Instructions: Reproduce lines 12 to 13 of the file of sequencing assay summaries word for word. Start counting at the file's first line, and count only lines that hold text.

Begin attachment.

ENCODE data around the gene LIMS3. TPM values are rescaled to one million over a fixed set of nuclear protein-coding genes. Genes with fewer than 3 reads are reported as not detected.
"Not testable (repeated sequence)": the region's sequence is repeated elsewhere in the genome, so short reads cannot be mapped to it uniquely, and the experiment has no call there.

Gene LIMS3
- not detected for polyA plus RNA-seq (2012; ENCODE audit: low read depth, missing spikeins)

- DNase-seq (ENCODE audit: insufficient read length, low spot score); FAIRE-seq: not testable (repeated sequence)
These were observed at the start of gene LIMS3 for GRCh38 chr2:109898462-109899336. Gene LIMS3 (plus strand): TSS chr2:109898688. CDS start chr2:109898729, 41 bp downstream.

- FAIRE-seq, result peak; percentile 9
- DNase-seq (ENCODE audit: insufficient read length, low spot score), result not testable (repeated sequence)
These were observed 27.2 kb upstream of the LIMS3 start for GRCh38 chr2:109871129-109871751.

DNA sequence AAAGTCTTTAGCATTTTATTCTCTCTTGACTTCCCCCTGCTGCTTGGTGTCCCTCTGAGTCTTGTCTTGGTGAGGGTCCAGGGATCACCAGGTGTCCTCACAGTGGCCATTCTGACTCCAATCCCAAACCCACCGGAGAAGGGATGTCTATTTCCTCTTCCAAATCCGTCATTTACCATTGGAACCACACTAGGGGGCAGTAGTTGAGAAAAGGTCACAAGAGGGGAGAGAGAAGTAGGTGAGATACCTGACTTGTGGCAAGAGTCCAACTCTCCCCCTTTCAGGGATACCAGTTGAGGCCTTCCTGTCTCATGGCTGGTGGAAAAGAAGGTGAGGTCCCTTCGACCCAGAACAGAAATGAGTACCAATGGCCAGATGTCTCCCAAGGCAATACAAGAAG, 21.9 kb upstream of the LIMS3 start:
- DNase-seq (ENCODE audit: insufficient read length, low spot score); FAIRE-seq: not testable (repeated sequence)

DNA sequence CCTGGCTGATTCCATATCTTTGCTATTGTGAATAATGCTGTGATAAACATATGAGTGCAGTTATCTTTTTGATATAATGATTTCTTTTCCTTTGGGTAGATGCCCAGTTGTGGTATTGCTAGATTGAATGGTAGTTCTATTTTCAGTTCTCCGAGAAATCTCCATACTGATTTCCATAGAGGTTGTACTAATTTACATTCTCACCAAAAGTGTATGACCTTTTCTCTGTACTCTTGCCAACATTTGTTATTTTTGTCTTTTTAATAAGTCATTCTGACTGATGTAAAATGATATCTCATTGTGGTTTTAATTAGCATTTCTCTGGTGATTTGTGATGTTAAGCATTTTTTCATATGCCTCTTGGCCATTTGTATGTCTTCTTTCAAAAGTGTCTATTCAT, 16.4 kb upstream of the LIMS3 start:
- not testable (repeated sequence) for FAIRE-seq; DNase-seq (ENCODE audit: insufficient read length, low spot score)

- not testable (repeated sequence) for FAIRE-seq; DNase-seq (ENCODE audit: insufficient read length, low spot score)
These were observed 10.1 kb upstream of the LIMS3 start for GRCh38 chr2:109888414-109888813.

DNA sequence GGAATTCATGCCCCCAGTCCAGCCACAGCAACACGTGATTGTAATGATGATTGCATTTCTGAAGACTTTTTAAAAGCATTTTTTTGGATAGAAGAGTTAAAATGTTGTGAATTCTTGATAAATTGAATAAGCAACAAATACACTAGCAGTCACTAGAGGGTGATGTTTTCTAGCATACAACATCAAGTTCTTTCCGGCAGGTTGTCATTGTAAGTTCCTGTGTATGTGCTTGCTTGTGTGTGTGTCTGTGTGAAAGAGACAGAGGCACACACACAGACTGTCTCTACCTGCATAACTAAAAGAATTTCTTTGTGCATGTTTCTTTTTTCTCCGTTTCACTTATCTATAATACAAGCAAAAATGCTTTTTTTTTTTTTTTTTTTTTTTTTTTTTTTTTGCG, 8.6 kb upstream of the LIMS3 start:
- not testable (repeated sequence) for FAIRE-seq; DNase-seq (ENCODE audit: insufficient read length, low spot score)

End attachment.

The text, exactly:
DNA sequence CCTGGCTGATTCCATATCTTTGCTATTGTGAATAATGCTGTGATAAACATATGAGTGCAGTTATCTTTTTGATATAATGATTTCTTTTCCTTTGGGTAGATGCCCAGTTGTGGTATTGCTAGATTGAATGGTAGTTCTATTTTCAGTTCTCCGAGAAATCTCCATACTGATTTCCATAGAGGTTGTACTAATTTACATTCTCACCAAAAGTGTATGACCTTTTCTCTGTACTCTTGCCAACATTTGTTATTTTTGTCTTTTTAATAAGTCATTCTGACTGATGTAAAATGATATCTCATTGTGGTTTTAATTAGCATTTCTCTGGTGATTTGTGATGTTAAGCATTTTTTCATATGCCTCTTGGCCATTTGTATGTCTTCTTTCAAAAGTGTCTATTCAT, 16.4 kb upstream of the LIMS3 start:
- not testable (repeated sequence) for FAIRE-seq; DNase-seq (ENCODE audit: insufficient read length, low spot score)